This is an outline of the argument made by Lord George Lyttelton, which first appeared about 1747. Lyttelton and his friend, Gilbert West, were “Fully persuaded that the Bible was an imposter and determined to expose the cheat. Lord Lyttelton chose the conversion of Paul and Mr. West the Resurrection of Christ for the subject of hostile criticism … the result of their separate attempts was, that they were both converted by their efforts to overthrow the truth of Christianity.” (The Fundamentals, vol. V, p. 107, Reprinted in Evidence Quarterly, I:2, p. 9.)

Lyttelton lays down four propositions which he considers exhaust all the possibilities in the case:

1. Either Paul was “an imposter who said what he knew to be false, with an intent to deceive;” or

2. He was an enthusiast who imposed on himself by the force of “an overheated imagination;” or

3. He was “deceived by the fraud of others;” or finally

4. What he declared to be the cause of his conversion did all really happen; “and, therefore, the Christian religion is a divine revelation.”

I. Paul Was Not An Imposter

Men act from motive and there could have been no motive for imposture:

1. Wealth could not have been the motive; wealth was on the side of those forsaken, poverty on the side espoused. Even though poor and in want, he refused to accept help when such would hinder the gospel, I Cor. 4:11-13; 2 Cor. 12:14; Acts 20:33-34. The closing picture of his life is that of an old man in a Roman prison, asking that a cloak be sent him to protect him from the cold, 2 Tim. 4:13.

2. Reputation was not the motive, for reputation lay on the side of the Pharisees, universal contempt on the side chosen, 1 Cor 1:26-29; 4:11-13.

3. Power did not motivate him; that is the desire for power. He had no eye for worldly ambition when he became a Christian. He addresses his inferiors as “co-laborers,” “fellow-workers;” he neither lorded it over individuals, nor over the churches he established. Paul preached Christ as head, hid himself behind the cross, and rebuked sin of all kinds in the churches, without fear or favor, but never with an air of superiority, Philemon 23-24; 1 Cor 1:13-17; 2 Cor. 4:5.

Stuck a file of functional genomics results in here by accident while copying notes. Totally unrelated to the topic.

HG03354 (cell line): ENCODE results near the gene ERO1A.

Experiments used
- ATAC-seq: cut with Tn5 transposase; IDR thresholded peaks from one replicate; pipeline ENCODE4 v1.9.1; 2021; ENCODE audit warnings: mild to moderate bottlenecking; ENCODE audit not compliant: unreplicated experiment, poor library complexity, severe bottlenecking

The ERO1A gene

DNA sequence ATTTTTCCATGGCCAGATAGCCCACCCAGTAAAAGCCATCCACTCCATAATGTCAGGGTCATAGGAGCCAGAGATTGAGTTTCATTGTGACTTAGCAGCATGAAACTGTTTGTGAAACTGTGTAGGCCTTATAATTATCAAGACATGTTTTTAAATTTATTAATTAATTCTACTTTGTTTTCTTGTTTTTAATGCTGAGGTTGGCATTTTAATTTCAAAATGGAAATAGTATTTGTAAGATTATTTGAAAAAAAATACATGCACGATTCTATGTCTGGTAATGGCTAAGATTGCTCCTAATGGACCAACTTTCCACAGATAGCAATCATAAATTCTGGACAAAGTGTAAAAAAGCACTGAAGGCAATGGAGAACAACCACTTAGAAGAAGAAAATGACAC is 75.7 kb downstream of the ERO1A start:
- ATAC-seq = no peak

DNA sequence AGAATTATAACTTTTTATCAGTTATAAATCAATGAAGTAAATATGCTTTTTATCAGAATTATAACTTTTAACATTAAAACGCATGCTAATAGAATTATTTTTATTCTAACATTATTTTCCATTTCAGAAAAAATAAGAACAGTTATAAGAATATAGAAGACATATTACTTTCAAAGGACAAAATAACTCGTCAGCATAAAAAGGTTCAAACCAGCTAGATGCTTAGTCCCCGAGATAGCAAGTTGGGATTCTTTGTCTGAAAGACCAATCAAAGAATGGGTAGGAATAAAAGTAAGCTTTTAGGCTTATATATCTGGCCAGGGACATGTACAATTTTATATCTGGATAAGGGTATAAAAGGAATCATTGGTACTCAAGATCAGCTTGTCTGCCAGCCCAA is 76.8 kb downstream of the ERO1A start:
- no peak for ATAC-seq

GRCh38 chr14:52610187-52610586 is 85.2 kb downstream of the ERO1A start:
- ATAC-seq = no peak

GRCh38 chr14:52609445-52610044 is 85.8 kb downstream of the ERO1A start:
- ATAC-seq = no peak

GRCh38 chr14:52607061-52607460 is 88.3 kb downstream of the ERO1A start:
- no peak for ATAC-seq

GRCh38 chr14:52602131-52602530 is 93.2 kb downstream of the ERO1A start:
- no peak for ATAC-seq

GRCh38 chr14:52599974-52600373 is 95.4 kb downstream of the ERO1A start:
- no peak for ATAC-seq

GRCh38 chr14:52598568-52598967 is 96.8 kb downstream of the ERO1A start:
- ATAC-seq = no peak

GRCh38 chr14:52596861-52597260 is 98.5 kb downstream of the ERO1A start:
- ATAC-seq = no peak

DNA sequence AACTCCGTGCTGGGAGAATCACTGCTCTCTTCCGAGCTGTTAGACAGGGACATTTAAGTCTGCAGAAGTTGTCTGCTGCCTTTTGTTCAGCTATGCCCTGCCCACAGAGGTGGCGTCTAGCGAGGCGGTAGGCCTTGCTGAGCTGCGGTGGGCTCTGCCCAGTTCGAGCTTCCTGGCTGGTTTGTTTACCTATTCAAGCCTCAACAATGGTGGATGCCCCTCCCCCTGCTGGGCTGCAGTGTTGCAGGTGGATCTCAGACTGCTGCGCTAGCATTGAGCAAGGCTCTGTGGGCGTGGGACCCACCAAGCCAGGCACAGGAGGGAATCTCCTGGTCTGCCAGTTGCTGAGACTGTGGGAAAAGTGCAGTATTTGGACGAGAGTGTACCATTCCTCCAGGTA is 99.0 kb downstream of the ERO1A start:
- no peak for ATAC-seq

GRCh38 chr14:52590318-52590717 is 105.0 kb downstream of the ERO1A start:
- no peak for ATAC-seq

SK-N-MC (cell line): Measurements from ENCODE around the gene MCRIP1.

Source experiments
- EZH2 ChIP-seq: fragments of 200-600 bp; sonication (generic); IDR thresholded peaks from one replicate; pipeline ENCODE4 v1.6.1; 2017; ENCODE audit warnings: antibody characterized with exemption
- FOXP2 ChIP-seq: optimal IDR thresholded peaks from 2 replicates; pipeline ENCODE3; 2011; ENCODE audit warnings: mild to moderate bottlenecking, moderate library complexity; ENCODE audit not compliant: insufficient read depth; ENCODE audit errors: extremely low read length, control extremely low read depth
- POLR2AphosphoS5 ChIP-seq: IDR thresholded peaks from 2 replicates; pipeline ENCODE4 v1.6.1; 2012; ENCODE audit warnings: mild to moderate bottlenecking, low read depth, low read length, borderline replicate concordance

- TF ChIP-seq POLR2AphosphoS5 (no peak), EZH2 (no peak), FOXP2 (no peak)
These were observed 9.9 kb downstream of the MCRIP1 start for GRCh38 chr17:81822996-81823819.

4. The gratification of fleshly passion could not have been the motive. Some may claim revelations in order to indulge in loose conduct, but Paul preached the highest standard of morals, and condemned all departures from such a standard, Eph. 4:17-5:33; Col 3:5-17; Gal. 5:19-25.

5. Was it simply a pious fraud? Did Paul pretend conversion simply to spread Christianity? Answer: We are back to where we started, What was the motive? Men have some motive in what they do, what was Paul’s? Where did he get his knowledge? How account for his success?

II. Paul Was Not An Enthusiast Who Imposed On Himself

1. Definition of enthusiast: “A religious madman; a fanatic. One whose mind is wholly possessed and heated by what engages it … A fervent and imaginative person.” Webster.

2. Elements of an Enthusiast:

a. Great heat of temper. Thought Paul was fervent, he was always governed by reason and discretion. Before all, his effort was to reach men with the gospel, Acts 24:24-27; 26:2-29. He had one aim only, Phil 3:13-14.